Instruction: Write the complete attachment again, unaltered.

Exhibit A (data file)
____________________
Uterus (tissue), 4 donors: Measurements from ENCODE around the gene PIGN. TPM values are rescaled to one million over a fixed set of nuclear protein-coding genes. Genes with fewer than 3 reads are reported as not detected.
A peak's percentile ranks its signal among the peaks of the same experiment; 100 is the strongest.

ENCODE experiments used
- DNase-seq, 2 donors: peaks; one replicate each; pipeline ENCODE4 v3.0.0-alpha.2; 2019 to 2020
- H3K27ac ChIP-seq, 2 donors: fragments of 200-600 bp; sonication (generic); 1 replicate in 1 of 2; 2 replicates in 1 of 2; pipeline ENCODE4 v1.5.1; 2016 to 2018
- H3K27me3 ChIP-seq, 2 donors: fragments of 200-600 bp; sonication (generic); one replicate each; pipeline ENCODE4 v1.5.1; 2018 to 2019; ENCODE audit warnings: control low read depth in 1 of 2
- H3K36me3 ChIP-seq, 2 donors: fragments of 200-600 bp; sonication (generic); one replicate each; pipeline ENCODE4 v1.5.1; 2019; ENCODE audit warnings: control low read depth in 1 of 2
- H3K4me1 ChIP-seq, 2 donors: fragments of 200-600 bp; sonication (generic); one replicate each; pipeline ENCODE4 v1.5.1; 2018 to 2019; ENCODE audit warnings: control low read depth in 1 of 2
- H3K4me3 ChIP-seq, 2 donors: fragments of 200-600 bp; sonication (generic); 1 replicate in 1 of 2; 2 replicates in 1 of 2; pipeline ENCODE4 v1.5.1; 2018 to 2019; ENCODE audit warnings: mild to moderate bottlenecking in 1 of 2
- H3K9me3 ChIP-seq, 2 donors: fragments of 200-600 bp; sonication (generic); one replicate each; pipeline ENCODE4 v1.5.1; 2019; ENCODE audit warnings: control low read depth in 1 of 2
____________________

Uterus (tissue), 4 donors: Measurements from ENCODE around the gene PIGN. TPM values are rescaled to one million over a fixed set of nuclear protein-coding genes. Genes with fewer than 3 reads are reported as not detected.
A peak's percentile ranks its signal among the peaks of the same experiment; 100 is the strongest.

ENCODE experiments used
- DNase-seq, 2 donors: peaks; one replicate each; pipeline ENCODE4 v3.0.0-alpha.2; 2019 to 2020
- H3K27ac ChIP-seq, 2 donors: fragments of 200-600 bp; sonication (generic); 1 replicate in 1 of 2; 2 replicates in 1 of 2; pipeline ENCODE4 v1.5.1; 2016 to 2018
- H3K27me3 ChIP-seq, 2 donors: fragments of 200-600 bp; sonication (generic); one replicate each; pipeline ENCODE4 v1.5.1; 2018 to 2019; ENCODE audit warnings: control low read depth in 1 of 2
- H3K36me3 ChIP-seq, 2 donors: fragments of 200-600 bp; sonication (generic); one replicate each; pipeline ENCODE4 v1.5.1; 2019; ENCODE audit warnings: control low read depth in 1 of 2
- H3K4me1 ChIP-seq, 2 donors: fragments of 200-600 bp; sonication (generic); one replicate each; pipeline ENCODE4 v1.5.1; 2018 to 2019; ENCODE audit warnings: control low read depth in 1 of 2
- H3K4me3 ChIP-seq, 2 donors: fragments of 200-600 bp; sonication (generic); 1 replicate in 1 of 2; 2 replicates in 1 of 2; pipeline ENCODE4 v1.5.1; 2018 to 2019; ENCODE audit warnings: mild to moderate bottlenecking in 1 of 2
- H3K9me3 ChIP-seq, 2 donors: fragments of 200-600 bp; sonication (generic); one replicate each; pipeline ENCODE4 v1.5.1; 2019; ENCODE audit warnings: control low read depth in 1 of 2